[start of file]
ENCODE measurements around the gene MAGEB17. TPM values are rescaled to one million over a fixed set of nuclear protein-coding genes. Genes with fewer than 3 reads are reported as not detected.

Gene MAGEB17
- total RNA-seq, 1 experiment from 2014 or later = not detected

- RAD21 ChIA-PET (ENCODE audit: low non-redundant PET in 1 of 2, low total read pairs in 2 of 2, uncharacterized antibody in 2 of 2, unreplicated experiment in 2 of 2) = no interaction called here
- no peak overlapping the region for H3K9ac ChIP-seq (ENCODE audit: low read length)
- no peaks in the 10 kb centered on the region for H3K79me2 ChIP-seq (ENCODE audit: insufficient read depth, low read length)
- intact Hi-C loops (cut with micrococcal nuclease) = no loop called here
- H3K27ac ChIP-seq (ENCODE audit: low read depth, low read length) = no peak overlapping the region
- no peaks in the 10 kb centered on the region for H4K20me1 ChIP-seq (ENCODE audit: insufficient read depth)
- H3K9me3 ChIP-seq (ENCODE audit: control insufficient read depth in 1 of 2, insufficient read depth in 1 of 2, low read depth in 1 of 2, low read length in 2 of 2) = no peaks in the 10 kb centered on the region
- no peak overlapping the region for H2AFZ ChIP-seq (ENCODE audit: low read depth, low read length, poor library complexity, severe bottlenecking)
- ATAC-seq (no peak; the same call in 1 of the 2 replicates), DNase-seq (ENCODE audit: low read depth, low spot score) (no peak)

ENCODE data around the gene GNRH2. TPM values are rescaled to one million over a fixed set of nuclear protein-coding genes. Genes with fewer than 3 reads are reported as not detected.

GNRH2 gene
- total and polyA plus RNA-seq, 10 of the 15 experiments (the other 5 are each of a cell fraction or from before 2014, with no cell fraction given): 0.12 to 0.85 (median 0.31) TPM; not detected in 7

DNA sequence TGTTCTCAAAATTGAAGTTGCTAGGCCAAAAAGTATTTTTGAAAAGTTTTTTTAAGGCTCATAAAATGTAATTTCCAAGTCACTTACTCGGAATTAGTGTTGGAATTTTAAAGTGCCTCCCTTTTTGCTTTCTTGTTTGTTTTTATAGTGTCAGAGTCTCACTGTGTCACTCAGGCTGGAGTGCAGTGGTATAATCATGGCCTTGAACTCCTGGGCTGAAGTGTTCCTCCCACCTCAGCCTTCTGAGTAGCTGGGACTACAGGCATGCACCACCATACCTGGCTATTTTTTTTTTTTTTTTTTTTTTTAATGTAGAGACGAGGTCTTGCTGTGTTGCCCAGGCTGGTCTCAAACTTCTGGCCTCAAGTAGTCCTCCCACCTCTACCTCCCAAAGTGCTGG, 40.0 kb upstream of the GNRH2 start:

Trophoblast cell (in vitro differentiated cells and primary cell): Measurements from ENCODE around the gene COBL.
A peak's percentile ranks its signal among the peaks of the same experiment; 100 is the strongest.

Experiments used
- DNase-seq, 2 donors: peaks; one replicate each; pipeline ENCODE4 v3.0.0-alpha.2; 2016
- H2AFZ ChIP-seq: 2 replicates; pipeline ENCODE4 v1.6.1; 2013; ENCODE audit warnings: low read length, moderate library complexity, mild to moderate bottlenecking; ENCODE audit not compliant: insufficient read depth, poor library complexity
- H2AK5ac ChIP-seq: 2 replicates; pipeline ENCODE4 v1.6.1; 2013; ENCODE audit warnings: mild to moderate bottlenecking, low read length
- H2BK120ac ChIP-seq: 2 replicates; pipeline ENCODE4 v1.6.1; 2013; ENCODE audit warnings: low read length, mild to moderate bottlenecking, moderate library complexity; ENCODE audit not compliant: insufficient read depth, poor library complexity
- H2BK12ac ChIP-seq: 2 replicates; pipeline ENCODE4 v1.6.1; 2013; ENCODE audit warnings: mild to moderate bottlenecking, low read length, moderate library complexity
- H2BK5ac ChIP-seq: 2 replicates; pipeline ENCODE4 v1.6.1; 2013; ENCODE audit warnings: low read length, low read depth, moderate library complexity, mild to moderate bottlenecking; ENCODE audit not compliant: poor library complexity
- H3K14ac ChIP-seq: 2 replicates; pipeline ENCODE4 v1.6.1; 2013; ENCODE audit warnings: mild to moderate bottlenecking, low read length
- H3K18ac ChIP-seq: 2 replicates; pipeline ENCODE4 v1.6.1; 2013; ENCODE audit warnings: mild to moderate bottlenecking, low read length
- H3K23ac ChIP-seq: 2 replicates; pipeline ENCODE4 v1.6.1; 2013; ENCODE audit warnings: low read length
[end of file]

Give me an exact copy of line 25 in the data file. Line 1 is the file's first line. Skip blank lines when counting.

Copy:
- H2BK5ac ChIP-seq: 2 replicates; pipeline ENCODE4 v1.6.1; 2013; ENCODE audit warnings: low read length, low read depth, moderate library complexity, mild to moderate bottlenecking; ENCODE audit not compliant: poor library complexity